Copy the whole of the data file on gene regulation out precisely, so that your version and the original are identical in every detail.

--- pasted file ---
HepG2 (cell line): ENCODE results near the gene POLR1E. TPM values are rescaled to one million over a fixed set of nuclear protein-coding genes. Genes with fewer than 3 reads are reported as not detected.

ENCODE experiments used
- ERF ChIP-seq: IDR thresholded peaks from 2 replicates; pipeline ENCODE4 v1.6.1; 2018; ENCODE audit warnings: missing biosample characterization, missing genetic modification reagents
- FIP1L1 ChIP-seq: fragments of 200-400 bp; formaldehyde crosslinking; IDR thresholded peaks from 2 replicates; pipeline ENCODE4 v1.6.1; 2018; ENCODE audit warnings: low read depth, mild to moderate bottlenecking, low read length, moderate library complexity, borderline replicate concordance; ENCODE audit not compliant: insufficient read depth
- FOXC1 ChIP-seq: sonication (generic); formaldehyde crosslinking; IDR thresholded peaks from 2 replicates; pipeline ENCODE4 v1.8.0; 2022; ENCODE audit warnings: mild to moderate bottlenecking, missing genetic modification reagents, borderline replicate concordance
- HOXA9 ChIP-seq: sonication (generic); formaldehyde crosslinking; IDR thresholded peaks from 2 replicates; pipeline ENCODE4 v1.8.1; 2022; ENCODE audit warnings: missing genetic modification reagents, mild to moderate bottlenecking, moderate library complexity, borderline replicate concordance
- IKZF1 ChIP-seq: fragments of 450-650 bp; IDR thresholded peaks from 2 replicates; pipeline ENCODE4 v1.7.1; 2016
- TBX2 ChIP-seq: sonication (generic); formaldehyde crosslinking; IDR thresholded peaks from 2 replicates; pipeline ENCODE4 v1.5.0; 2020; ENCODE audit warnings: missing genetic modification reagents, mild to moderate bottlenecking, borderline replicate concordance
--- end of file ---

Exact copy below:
HepG2 (cell line): ENCODE results near the gene POLR1E. TPM values are rescaled to one million over a fixed set of nuclear protein-coding genes. Genes with fewer than 3 reads are reported as not detected.

ENCODE experiments used
- ERF ChIP-seq: IDR thresholded peaks from 2 replicates; pipeline ENCODE4 v1.6.1; 2018; ENCODE audit warnings: missing biosample characterization, missing genetic modification reagents
- FIP1L1 ChIP-seq: fragments of 200-400 bp; formaldehyde crosslinking; IDR thresholded peaks from 2 replicates; pipeline ENCODE4 v1.6.1; 2018; ENCODE audit warnings: low read depth, mild to moderate bottlenecking, low read length, moderate library complexity, borderline replicate concordance; ENCODE audit not compliant: insufficient read depth
- FOXC1 ChIP-seq: sonication (generic); formaldehyde crosslinking; IDR thresholded peaks from 2 replicates; pipeline ENCODE4 v1.8.0; 2022; ENCODE audit warnings: mild to moderate bottlenecking, missing genetic modification reagents, borderline replicate concordance
- HOXA9 ChIP-seq: sonication (generic); formaldehyde crosslinking; IDR thresholded peaks from 2 replicates; pipeline ENCODE4 v1.8.1; 2022; ENCODE audit warnings: missing genetic modification reagents, mild to moderate bottlenecking, moderate library complexity, borderline replicate concordance
- IKZF1 ChIP-seq: fragments of 450-650 bp; IDR thresholded peaks from 2 replicates; pipeline ENCODE4 v1.7.1; 2016
- TBX2 ChIP-seq: sonication (generic); formaldehyde crosslinking; IDR thresholded peaks from 2 replicates; pipeline ENCODE4 v1.5.0; 2020; ENCODE audit warnings: missing genetic modification reagents, mild to moderate bottlenecking, borderline replicate concordance